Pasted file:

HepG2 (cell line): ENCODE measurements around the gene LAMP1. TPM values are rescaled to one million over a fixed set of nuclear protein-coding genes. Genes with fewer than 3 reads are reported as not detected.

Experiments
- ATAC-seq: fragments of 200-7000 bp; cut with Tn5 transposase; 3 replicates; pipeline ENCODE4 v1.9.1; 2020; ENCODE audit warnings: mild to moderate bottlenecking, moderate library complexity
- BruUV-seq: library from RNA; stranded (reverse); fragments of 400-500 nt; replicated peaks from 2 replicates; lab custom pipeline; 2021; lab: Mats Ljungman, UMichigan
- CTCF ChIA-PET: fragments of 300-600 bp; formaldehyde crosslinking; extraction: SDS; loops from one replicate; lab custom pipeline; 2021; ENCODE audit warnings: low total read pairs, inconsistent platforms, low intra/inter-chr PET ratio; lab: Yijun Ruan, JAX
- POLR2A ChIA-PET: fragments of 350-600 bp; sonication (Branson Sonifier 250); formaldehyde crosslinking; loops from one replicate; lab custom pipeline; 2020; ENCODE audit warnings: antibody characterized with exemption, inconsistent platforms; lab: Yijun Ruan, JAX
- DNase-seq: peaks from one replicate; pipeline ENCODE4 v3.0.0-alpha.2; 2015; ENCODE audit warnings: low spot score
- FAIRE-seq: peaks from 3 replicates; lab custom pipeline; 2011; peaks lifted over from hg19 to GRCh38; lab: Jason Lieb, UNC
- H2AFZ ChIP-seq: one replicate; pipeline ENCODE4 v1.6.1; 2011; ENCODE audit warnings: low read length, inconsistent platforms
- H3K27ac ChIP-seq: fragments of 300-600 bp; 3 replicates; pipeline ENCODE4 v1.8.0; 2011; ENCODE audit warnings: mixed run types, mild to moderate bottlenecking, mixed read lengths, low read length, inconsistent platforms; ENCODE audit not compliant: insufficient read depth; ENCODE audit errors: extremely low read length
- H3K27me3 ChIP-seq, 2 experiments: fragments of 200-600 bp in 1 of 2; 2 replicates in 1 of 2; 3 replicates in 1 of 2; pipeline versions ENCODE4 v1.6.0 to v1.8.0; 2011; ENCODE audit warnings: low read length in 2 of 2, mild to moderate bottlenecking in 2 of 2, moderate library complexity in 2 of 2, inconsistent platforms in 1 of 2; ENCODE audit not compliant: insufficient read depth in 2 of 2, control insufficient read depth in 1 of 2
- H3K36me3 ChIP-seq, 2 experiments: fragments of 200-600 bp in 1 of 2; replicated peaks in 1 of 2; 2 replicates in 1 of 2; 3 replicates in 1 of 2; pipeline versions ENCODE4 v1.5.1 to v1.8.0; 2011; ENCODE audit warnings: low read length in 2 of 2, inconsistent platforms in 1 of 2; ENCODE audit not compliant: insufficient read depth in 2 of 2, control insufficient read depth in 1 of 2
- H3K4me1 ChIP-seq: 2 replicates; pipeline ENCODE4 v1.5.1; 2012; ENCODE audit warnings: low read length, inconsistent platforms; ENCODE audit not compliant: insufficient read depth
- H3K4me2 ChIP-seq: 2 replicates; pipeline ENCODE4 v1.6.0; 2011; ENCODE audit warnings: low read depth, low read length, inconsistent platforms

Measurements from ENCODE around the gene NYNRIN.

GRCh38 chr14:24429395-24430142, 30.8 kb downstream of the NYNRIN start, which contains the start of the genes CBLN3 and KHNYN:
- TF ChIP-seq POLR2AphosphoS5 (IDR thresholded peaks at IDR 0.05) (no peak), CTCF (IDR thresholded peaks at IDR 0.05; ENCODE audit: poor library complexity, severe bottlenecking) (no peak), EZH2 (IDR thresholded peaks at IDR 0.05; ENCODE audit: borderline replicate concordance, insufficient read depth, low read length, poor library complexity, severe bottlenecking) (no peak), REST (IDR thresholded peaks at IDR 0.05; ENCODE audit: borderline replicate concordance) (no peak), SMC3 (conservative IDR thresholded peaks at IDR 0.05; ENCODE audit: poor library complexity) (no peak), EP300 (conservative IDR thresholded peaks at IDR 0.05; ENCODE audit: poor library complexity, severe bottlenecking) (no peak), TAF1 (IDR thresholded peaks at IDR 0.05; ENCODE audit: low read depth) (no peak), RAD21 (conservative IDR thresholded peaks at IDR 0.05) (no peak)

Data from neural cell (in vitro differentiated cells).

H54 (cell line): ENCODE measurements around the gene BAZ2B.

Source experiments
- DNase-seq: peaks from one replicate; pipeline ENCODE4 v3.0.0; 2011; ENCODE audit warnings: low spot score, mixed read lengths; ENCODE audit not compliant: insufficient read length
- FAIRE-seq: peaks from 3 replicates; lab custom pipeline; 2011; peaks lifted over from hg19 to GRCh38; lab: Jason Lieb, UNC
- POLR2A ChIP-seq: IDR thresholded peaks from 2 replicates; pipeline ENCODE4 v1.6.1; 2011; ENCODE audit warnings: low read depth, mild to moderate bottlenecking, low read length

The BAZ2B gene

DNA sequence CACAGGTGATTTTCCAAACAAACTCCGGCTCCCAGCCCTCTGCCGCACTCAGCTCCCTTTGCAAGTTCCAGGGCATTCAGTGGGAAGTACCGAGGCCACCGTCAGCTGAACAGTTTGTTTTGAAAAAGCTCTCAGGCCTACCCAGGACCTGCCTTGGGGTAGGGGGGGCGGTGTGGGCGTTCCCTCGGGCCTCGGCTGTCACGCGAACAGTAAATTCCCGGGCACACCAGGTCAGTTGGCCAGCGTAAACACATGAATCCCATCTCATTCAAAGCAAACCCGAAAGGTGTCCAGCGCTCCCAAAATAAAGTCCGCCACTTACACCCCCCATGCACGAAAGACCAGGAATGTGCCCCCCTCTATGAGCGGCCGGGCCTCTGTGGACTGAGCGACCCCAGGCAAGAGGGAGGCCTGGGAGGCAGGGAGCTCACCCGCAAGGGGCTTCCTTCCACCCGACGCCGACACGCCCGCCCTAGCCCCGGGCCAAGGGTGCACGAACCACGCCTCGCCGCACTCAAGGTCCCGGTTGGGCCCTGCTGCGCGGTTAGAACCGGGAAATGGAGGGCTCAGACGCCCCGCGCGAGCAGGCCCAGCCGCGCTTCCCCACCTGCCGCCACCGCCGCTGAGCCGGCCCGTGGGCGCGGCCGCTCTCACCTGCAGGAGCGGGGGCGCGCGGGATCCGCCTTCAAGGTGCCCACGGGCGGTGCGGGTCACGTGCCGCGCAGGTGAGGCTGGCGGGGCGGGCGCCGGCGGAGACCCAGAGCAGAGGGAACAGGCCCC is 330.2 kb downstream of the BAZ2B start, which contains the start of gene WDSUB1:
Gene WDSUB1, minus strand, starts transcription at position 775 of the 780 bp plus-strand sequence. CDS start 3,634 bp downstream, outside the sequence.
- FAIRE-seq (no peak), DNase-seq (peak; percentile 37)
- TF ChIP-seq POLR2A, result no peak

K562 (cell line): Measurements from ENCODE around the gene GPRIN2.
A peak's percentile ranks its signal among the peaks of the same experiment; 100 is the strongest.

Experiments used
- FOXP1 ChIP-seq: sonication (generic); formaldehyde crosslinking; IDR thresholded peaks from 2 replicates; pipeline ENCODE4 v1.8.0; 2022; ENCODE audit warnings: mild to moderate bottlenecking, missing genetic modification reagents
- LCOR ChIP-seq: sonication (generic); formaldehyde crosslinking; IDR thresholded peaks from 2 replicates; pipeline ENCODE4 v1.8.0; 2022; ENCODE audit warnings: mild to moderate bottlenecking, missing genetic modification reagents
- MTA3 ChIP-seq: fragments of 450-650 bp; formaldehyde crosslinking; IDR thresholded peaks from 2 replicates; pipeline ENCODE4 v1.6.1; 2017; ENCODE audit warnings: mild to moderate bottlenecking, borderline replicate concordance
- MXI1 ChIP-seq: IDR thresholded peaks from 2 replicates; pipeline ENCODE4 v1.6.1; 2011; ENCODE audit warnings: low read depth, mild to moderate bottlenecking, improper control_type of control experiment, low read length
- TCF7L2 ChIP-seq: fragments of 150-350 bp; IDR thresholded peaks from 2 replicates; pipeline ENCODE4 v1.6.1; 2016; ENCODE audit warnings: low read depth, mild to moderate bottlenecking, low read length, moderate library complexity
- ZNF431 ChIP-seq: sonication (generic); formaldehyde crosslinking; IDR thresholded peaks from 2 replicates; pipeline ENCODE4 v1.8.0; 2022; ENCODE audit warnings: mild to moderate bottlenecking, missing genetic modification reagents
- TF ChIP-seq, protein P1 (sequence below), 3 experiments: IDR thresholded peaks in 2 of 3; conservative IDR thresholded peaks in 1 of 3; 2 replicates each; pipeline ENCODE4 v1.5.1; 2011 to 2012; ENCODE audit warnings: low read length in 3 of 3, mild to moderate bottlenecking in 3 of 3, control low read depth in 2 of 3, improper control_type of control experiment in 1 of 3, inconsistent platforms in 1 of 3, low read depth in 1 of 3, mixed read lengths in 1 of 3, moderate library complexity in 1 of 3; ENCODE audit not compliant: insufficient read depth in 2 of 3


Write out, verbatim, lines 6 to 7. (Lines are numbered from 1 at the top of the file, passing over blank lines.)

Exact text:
- POLR2A ChIA-PET: fragments of 350-600 bp; sonication (Branson Sonifier 250); formaldehyde crosslinking; loops from one replicate; lab custom pipeline; 2020; ENCODE audit warnings: antibody characterized with exemption, inconsistent platforms; lab: Yijun Ruan, JAX
- DNase-seq: peaks from one replicate; pipeline ENCODE4 v3.0.0-alpha.2; 2015; ENCODE audit warnings: low spot score